Abstract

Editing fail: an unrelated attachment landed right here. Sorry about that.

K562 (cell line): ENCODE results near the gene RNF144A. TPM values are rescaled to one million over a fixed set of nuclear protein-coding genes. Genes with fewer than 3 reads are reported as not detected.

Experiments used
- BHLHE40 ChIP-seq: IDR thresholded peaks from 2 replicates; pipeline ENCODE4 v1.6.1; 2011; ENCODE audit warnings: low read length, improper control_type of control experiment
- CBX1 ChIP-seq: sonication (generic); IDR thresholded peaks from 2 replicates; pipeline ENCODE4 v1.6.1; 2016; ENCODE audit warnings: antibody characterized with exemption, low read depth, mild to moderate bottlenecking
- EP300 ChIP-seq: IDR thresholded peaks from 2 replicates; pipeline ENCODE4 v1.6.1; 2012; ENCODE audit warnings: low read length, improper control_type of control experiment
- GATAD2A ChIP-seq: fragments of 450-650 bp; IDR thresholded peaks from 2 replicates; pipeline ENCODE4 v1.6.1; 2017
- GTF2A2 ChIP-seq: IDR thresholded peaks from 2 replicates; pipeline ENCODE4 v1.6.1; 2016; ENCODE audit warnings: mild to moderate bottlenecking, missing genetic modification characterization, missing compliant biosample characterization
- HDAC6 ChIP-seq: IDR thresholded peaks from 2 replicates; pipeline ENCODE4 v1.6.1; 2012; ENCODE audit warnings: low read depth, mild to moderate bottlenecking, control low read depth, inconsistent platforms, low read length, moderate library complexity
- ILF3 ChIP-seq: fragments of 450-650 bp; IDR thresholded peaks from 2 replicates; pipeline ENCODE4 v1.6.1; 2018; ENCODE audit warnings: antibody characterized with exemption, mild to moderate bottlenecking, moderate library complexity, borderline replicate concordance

The present studies compared the effects of acute and chronic administration of haloperidol or clozapine on c-fos mRNA expression in the rat medial prefrontal cortex. Acute administration of clozapine, but not haloperidol, robustly increased c-fos mRNA expression in the infralimbic and prelimbic cortex of the rat. Even though most c-fos mRNA-expressing neurons in the clozapine-treated animals were localized in deep cortical layers, labeled neurons were found organized into several cell bridges connecting the superficial and deep layers of the cortex. After chronic treatment with clozapine, c-fos mRNA was reduced by−60% of that seen acutely; however, the columns of c-fos mRNA expressing neurons did not show the same magnitude of tolerance. Haloperidol had no significant effect even after chronic treatment. We examined further the role of dopamine D2 versus D3 receptors in c-fos gene induction in the infralimbic cortex by studying the acute effects of remoxipride and U-99194A. Remoxipride, a selective D2 antagonist in vitro, induced c-fos mRNA at very low doses and lost its ability to alter c-fos mRNA levels at higher doses. Interestingly, U-991 94A, an antagonist with 20-fold selectivity for D3 over D2 receptors, also produced greater induction of c-fos mRNA at lower doses. We hypothesize that blockade of D3 receptors may enhance c-fos gene expression in the medial prefrontal cortex but that of D2 receptors may prevent the same.